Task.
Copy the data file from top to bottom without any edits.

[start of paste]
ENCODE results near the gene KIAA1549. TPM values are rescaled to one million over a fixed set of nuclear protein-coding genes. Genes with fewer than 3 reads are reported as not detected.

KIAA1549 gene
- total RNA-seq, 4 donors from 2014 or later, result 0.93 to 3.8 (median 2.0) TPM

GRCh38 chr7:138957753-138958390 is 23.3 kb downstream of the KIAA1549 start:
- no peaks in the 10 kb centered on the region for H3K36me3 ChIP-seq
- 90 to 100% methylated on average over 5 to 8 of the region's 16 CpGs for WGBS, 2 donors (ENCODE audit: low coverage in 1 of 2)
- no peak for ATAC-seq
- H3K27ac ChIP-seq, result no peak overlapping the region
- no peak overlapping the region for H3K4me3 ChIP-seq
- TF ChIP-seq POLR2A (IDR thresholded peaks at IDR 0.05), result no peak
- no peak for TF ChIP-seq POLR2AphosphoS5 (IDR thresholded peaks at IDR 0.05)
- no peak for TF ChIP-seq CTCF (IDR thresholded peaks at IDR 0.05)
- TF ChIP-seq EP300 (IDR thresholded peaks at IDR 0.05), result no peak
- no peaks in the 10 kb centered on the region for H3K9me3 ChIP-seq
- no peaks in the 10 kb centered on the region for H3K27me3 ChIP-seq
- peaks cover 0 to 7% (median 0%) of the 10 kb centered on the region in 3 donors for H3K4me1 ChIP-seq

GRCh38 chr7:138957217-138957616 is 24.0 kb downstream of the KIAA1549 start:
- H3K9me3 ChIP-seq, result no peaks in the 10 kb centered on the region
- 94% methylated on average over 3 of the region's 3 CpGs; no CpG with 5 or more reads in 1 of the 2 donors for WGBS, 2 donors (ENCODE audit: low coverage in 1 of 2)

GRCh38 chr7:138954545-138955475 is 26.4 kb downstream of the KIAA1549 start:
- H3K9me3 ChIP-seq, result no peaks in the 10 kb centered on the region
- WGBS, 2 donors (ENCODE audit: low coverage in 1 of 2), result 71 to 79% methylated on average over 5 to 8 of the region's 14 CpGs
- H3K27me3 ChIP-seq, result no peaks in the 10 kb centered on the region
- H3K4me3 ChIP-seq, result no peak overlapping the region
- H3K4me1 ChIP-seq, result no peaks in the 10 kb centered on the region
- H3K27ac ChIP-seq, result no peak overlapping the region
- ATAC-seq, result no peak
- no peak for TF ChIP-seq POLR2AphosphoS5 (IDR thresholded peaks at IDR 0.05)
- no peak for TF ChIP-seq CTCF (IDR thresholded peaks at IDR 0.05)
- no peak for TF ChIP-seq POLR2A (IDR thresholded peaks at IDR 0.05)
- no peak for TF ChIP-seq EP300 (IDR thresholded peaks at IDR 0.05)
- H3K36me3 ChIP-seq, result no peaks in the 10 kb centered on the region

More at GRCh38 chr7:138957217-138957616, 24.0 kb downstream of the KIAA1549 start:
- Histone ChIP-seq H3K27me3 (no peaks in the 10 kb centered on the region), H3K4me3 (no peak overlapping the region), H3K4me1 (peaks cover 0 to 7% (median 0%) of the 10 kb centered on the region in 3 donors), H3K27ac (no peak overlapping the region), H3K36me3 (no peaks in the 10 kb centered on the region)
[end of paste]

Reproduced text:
ENCODE results near the gene KIAA1549. TPM values are rescaled to one million over a fixed set of nuclear protein-coding genes. Genes with fewer than 3 reads are reported as not detected.

KIAA1549 gene
- total RNA-seq, 4 donors from 2014 or later, result 0.93 to 3.8 (median 2.0) TPM

GRCh38 chr7:138957753-138958390 is 23.3 kb downstream of the KIAA1549 start:
- no peaks in the 10 kb centered on the region for H3K36me3 ChIP-seq
- 90 to 100% methylated on average over 5 to 8 of the region's 16 CpGs for WGBS, 2 donors (ENCODE audit: low coverage in 1 of 2)
- no peak for ATAC-seq
- H3K27ac ChIP-seq, result no peak overlapping the region
- no peak overlapping the region for H3K4me3 ChIP-seq
- TF ChIP-seq POLR2A (IDR thresholded peaks at IDR 0.05), result no peak
- no peak for TF ChIP-seq POLR2AphosphoS5 (IDR thresholded peaks at IDR 0.05)
- no peak for TF ChIP-seq CTCF (IDR thresholded peaks at IDR 0.05)
- TF ChIP-seq EP300 (IDR thresholded peaks at IDR 0.05), result no peak
- no peaks in the 10 kb centered on the region for H3K9me3 ChIP-seq
- no peaks in the 10 kb centered on the region for H3K27me3 ChIP-seq
- peaks cover 0 to 7% (median 0%) of the 10 kb centered on the region in 3 donors for H3K4me1 ChIP-seq

GRCh38 chr7:138957217-138957616 is 24.0 kb downstream of the KIAA1549 start:
- H3K9me3 ChIP-seq, result no peaks in the 10 kb centered on the region
- 94% methylated on average over 3 of the region's 3 CpGs; no CpG with 5 or more reads in 1 of the 2 donors for WGBS, 2 donors (ENCODE audit: low coverage in 1 of 2)

GRCh38 chr7:138954545-138955475 is 26.4 kb downstream of the KIAA1549 start:
- H3K9me3 ChIP-seq, result no peaks in the 10 kb centered on the region
- WGBS, 2 donors (ENCODE audit: low coverage in 1 of 2), result 71 to 79% methylated on average over 5 to 8 of the region's 14 CpGs
- H3K27me3 ChIP-seq, result no peaks in the 10 kb centered on the region
- H3K4me3 ChIP-seq, result no peak overlapping the region
- H3K4me1 ChIP-seq, result no peaks in the 10 kb centered on the region
- H3K27ac ChIP-seq, result no peak overlapping the region
- ATAC-seq, result no peak
- no peak for TF ChIP-seq POLR2AphosphoS5 (IDR thresholded peaks at IDR 0.05)
- no peak for TF ChIP-seq CTCF (IDR thresholded peaks at IDR 0.05)
- no peak for TF ChIP-seq POLR2A (IDR thresholded peaks at IDR 0.05)
- no peak for TF ChIP-seq EP300 (IDR thresholded peaks at IDR 0.05)
- H3K36me3 ChIP-seq, result no peaks in the 10 kb centered on the region

More at GRCh38 chr7:138957217-138957616, 24.0 kb downstream of the KIAA1549 start:
- Histone ChIP-seq H3K27me3 (no peaks in the 10 kb centered on the region), H3K4me3 (no peak overlapping the region), H3K4me1 (peaks cover 0 to 7% (median 0%) of the 10 kb centered on the region in 3 donors), H3K27ac (no peak overlapping the region), H3K36me3 (no peaks in the 10 kb centered on the region)